Reed Smith In-depth

On May 12, 2021, President Biden issued an Executive Order on Improving the Nation’s Cybersecurity (EO), which created a new Cyber Safety Review Board to review major cyber incidents and which requires information and communications technology (ICT) service providers entering into contracts with the government to report data breaches. The EO is in direct response to a number of recent high-profile cyberattacks aimed at federal agencies, contractors that do business with the federal government, private sector entities, and, most recently, the massive assault on a major U.S. pipeline company that has had wide-reaching consequences throughout the country. The EO aims to focus the full resources of the federal government on protecting and securing computer systems – whether cloud-based, on-premises, or hybrid – that process data (information technology (IT)) and run vital machinery (operational technology (OT)). The EO will also make changes to a number of contract clauses to accomplish its intent. This alert summarizes the new EO and provides recommendations for entities that will be impacted by these sweeping new requirements.

Increasing threat information sharing between government and the private sector

The EO requires the modification of current contract terms that restrict non-federal entities from sharing threat or incident information with executive departments and agencies responsible for investigating or remediating cyber incidents.1 The modifications must ensure that IT service providers are free to share information with the government about security breaches when they occur, and that they are not limited from doing so by contractual obligations currently incorporated into their federal contracts.

Specifically, within 60 days of the EO’s publication date, the director of the Office of Management and Budget (OMB), in consultation with the Secretary of Defense, the attorney general, the secretary of Homeland Security, and the director of National Intelligence, are required to review the Federal Acquisition Regulation (FAR) and the Defense Federal Acquisition Regulation Supplement (DFARS) contract requirements and language for contracting with IT and OT service providers and recommend updates to such requirements and language to the FAR Council and other appropriate agencies. The recommended contract language must ensure that service providers:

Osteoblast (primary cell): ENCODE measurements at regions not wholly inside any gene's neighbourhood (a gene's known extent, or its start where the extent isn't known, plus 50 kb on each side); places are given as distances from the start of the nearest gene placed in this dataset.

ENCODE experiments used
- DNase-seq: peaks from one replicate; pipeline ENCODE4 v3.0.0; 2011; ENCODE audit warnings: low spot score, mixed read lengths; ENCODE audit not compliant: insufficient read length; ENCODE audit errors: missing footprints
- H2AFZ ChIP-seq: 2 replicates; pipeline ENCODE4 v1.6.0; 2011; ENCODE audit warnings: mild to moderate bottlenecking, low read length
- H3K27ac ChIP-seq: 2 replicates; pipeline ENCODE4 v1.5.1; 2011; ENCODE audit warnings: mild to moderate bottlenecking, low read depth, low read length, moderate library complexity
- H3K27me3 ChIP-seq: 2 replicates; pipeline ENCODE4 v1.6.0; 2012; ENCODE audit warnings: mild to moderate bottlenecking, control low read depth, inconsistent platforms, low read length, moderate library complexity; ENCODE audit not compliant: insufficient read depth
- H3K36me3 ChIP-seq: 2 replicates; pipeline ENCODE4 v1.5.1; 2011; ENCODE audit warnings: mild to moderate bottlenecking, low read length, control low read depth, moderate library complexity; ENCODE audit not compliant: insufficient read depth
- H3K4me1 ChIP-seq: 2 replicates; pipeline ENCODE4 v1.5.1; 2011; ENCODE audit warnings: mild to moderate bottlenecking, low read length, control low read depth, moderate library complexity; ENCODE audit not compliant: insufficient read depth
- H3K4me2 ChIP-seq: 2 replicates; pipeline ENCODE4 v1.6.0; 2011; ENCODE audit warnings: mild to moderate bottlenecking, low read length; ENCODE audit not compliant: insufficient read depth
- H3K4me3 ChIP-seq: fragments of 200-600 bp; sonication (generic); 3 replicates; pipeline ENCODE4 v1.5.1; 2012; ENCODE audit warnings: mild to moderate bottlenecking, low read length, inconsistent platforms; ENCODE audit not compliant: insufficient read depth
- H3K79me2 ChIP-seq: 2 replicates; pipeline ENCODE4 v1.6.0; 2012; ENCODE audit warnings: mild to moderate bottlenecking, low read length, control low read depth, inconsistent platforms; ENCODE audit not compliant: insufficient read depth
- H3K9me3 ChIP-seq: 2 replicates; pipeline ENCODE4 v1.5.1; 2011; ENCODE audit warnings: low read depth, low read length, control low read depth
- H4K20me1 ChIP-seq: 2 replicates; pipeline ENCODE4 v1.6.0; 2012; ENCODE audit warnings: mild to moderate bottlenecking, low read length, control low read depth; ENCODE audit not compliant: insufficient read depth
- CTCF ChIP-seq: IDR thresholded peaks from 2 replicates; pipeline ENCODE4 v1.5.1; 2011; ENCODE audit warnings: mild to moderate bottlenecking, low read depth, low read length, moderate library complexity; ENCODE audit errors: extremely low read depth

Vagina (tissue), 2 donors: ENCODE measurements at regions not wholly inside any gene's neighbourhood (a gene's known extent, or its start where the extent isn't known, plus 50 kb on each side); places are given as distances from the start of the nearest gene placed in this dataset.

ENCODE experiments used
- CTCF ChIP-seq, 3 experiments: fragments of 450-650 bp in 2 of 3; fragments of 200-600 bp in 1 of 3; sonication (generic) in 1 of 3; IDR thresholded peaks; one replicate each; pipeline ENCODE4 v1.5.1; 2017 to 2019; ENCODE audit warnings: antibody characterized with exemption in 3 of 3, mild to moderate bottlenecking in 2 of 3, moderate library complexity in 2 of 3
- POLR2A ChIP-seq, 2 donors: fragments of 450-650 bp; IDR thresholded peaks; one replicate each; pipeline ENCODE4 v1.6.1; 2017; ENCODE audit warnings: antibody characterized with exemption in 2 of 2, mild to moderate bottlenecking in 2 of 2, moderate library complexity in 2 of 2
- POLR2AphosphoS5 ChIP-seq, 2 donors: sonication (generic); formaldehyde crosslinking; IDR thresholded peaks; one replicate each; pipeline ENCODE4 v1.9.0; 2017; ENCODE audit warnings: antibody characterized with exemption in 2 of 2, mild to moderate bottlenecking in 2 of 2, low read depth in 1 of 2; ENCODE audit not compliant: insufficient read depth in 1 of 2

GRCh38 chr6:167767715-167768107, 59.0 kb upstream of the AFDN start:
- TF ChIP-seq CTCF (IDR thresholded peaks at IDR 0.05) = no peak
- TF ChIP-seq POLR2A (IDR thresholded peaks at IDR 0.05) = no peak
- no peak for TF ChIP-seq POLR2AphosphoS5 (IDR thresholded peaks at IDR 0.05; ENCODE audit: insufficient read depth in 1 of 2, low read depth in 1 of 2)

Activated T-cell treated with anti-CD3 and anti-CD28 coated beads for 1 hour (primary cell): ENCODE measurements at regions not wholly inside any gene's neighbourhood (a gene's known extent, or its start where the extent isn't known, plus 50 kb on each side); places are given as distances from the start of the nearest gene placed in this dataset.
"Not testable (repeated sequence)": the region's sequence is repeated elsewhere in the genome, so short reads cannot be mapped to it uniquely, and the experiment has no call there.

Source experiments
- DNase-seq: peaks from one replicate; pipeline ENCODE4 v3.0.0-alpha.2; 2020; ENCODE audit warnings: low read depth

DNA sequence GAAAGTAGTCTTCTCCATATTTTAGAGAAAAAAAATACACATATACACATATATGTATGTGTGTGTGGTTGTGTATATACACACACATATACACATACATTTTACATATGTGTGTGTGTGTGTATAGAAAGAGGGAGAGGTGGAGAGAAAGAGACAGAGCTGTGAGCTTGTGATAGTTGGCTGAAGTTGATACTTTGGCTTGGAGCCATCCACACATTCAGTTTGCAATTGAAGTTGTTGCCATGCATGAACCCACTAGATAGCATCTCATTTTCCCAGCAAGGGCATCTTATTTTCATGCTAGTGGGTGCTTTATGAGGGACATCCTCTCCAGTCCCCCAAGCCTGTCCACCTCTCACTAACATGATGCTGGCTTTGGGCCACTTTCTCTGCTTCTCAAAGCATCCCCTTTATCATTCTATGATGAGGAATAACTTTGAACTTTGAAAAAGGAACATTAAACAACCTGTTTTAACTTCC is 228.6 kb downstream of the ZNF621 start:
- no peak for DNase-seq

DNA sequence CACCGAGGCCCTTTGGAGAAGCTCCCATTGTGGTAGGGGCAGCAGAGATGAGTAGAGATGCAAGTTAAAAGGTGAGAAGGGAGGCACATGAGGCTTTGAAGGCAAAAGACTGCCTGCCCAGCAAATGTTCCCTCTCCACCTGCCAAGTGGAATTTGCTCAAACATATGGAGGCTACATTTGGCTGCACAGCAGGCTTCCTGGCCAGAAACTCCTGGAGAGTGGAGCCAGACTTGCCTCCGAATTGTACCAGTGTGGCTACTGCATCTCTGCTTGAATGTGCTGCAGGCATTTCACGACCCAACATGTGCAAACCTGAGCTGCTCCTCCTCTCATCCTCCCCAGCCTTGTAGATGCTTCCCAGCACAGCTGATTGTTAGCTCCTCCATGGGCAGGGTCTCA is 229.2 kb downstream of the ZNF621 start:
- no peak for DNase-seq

• Collect and preserve data, information, and reporting relevant to cybersecurity event prevention, detection, response, and investigation on all information systems over which they have control, including systems operated on behalf of agencies, consistent with those agencies’ requirements;
  • Share such data, information, and reporting as they relate to cyber incidents or potential incidents relevant to any agency with which they have contracted, directly with such agency and any other agency that the director of OMB – in consultation with the Secretary of Defense, the attorney general, the Secretary of Homeland Security, and the director of National Intelligence – deem appropriate, consistent with applicable privacy laws, regulations, and policies;
  • Collaborate with federal cybersecurity or investigative agencies in their investigations of and responses to incidents or potential incidents on Federal Information Systems, including by implementing technical capabilities, such as monitoring networks for threats in collaboration with agencies they support, as needed; and
  • Share cyber threat and incident information with agencies, doing so, where possible, in industry-recognized formats for incident response and remediation.

The FAR Council has 90 days from receipt of the recommendations to review the proposed contract language and conditions and publish for public comment its proposed updates to the FAR. This essentially means that the EO will drive proposed changes to the FAR in this area within the next five months. This aggressive time line suggests that the changes could be implemented by early 2022.